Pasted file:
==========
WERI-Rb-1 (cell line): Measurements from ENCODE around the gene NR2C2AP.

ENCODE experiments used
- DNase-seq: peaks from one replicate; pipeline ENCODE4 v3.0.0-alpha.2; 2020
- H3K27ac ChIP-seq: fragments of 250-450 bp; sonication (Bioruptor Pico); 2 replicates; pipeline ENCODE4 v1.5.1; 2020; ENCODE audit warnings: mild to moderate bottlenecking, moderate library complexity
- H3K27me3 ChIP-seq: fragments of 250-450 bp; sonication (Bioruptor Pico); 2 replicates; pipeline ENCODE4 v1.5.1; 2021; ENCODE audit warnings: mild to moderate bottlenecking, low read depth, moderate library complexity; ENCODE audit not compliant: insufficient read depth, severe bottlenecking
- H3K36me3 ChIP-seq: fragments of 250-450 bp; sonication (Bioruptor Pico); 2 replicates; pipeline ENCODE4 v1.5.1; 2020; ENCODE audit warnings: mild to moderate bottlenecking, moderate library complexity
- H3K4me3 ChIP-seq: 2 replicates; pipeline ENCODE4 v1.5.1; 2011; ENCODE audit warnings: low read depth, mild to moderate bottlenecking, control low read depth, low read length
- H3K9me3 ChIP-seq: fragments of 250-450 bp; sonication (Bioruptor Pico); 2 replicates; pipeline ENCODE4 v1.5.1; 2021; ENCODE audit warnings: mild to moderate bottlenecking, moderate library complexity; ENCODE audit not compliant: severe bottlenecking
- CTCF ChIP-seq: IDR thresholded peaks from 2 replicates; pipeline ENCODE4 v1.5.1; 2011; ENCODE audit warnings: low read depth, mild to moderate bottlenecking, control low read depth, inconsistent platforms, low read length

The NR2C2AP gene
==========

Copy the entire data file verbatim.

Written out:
WERI-Rb-1 (cell line): Measurements from ENCODE around the gene NR2C2AP.

ENCODE experiments used
- DNase-seq: peaks from one replicate; pipeline ENCODE4 v3.0.0-alpha.2; 2020
- H3K27ac ChIP-seq: fragments of 250-450 bp; sonication (Bioruptor Pico); 2 replicates; pipeline ENCODE4 v1.5.1; 2020; ENCODE audit warnings: mild to moderate bottlenecking, moderate library complexity
- H3K27me3 ChIP-seq: fragments of 250-450 bp; sonication (Bioruptor Pico); 2 replicates; pipeline ENCODE4 v1.5.1; 2021; ENCODE audit warnings: mild to moderate bottlenecking, low read depth, moderate library complexity; ENCODE audit not compliant: insufficient read depth, severe bottlenecking
- H3K36me3 ChIP-seq: fragments of 250-450 bp; sonication (Bioruptor Pico); 2 replicates; pipeline ENCODE4 v1.5.1; 2020; ENCODE audit warnings: mild to moderate bottlenecking, moderate library complexity
- H3K4me3 ChIP-seq: 2 replicates; pipeline ENCODE4 v1.5.1; 2011; ENCODE audit warnings: low read depth, mild to moderate bottlenecking, control low read depth, low read length
- H3K9me3 ChIP-seq: fragments of 250-450 bp; sonication (Bioruptor Pico); 2 replicates; pipeline ENCODE4 v1.5.1; 2021; ENCODE audit warnings: mild to moderate bottlenecking, moderate library complexity; ENCODE audit not compliant: severe bottlenecking
- CTCF ChIP-seq: IDR thresholded peaks from 2 replicates; pipeline ENCODE4 v1.5.1; 2011; ENCODE audit warnings: low read depth, mild to moderate bottlenecking, control low read depth, inconsistent platforms, low read length

The NR2C2AP gene